Genetics, Genomics, Gene Expression Profiling, and Epigenetics in Sjögren's Syndrome
Research output: Chapter in Book/Report/Conference proceeding › Chapter
- University Hospitals Birmingham NHS Trust
Primary Sjögren's syndrome (pSS) is a chronic, immune-mediated condition of unknown etiology characterized by focal lymphocytic infiltration of exocrine glands associated with dry mouth and eyes. There is a strong female bias. pSS typically affects women in the middle years with an estimated prevalence from studies in different countries of 0.04% to 0.6%. 75% of patients have anti-Ro and/or anti-La antibodies, often with raised immunoglobulin levels (hypergammaglobulinemia). There is a 44-times increased risk of mucosa-associated lymphoid tissue (MALT) B-cell lymphoma in pSS, typically affecting the salivary glands. Anti-Ro/La antibodies are typically associated with the HLA-DR3-DQ2 haplotype. Genome-wide screening has identified interferon-related and B-cell-related genes linked to the development of pSS.There is less data in pSS from genomics, proteomics, metabolomics, and epigenetics, but these are active areas of research. Understanding the clinical relevance of these studies will be important if they are to translate into new therapeutic approaches.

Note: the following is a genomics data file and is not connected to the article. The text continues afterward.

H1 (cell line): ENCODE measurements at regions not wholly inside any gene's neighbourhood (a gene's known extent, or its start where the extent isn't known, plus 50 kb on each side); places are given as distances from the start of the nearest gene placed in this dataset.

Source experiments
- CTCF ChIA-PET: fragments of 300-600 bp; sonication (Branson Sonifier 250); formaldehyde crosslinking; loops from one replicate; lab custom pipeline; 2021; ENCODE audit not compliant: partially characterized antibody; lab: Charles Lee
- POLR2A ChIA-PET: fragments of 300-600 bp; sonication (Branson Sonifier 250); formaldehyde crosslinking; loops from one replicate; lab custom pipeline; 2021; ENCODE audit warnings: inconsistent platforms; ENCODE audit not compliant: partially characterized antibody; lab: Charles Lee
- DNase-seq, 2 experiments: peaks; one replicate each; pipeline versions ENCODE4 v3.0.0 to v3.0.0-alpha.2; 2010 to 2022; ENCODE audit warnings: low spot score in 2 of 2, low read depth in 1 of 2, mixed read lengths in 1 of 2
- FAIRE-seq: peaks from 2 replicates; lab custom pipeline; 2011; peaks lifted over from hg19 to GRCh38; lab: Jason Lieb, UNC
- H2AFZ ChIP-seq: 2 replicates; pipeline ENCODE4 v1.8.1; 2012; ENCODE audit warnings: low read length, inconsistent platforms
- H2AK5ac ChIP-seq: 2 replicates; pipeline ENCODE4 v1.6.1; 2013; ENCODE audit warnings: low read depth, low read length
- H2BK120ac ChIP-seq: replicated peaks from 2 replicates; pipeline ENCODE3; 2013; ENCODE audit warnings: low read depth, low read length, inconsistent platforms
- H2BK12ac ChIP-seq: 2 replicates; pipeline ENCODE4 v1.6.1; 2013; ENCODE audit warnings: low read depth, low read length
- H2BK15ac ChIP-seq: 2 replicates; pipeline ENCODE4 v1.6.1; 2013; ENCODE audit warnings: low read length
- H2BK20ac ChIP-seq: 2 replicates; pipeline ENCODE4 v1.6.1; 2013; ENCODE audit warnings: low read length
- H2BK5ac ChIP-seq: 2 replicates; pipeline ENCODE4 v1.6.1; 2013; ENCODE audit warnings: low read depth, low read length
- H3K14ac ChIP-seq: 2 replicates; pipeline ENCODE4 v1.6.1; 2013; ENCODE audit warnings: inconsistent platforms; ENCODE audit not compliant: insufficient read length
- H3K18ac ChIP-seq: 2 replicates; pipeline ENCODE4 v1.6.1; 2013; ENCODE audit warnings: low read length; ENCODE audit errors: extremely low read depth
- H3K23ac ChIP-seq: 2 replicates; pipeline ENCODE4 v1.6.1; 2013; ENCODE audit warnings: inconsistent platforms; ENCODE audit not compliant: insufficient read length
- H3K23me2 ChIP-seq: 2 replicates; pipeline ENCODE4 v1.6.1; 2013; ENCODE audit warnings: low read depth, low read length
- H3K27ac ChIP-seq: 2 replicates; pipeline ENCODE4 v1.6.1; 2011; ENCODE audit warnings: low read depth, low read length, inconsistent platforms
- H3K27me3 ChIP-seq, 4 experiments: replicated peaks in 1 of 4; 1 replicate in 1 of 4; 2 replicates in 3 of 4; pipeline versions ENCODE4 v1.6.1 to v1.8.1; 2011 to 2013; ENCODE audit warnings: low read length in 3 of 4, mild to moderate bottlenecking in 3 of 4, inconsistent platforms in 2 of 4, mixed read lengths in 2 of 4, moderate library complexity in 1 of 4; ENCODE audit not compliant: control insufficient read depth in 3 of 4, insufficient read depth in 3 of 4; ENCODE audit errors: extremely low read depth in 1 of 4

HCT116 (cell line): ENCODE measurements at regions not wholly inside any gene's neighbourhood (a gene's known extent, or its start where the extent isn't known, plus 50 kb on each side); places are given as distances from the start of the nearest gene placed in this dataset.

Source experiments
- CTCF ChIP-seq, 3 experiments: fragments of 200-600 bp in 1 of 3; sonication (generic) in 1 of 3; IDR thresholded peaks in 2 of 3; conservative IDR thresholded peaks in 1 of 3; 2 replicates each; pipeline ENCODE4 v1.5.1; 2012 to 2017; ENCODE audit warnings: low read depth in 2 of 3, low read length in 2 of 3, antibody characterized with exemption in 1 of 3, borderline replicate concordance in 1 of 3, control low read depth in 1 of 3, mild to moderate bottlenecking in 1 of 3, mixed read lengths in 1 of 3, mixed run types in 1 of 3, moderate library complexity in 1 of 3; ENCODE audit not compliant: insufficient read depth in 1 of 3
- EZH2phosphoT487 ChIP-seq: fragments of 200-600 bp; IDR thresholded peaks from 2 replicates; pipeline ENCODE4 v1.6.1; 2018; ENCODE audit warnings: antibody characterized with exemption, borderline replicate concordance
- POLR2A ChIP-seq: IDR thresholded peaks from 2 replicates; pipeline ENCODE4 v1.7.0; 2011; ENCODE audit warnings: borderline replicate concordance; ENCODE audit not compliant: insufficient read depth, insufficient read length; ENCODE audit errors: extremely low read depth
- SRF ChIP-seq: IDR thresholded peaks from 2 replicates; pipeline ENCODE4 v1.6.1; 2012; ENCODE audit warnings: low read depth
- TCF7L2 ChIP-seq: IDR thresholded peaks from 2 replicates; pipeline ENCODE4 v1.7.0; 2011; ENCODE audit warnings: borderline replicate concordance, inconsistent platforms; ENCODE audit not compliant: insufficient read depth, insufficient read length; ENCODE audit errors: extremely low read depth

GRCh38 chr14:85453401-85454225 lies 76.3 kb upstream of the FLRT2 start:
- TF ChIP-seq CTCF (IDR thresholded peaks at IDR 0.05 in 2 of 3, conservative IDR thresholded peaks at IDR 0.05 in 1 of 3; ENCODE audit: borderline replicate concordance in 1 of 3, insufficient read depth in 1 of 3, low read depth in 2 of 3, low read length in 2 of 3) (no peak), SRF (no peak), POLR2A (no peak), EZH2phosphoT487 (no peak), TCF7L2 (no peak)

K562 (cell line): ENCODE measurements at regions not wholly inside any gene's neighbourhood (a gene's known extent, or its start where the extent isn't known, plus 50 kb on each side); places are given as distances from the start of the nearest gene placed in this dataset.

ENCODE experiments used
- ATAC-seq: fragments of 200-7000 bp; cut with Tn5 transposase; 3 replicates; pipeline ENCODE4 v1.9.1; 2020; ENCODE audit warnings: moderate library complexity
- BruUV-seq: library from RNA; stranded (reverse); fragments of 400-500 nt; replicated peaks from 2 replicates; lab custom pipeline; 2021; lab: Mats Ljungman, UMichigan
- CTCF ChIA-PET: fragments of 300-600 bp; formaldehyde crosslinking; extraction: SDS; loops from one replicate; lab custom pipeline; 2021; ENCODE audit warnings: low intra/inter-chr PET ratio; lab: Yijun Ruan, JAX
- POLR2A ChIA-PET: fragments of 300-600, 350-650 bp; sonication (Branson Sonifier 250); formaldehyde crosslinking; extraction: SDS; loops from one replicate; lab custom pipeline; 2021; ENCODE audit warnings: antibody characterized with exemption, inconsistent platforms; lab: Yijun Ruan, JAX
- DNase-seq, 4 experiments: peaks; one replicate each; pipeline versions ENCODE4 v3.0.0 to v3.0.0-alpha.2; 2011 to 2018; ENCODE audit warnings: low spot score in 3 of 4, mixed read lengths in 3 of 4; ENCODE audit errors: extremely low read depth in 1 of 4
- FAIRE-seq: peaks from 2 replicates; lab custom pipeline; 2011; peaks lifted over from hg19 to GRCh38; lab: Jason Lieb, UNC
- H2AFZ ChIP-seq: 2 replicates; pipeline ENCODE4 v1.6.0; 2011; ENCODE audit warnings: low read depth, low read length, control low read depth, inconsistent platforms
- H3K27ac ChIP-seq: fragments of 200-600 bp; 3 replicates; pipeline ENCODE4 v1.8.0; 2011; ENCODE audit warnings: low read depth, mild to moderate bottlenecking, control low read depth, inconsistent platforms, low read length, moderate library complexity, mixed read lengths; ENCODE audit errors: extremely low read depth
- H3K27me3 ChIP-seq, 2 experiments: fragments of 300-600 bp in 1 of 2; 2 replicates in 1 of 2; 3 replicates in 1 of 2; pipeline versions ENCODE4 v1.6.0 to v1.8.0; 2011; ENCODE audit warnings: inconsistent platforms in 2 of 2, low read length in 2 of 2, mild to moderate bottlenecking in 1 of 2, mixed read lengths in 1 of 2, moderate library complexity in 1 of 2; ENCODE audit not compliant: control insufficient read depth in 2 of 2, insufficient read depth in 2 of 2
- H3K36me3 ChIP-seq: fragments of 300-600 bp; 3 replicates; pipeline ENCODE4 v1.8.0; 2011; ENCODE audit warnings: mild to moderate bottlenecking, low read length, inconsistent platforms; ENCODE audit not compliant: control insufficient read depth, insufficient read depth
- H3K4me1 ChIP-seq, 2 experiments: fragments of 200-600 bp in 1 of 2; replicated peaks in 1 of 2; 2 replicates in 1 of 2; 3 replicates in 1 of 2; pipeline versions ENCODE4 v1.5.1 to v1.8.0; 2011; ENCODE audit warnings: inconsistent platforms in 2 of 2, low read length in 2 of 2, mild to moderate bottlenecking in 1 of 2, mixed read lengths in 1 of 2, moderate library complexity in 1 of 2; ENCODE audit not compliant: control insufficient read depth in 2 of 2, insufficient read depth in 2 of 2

|Title of host publication||Sjogren's Syndrome:|
|Subtitle of host publication||Novel Insights in Pathogenic, Clinical and Therapeutic Aspects|
|Editors||Roberto Gerli, Elena Bartoloni, Alessia Alunno|
|Publication status||Published - 21 Jun 2016|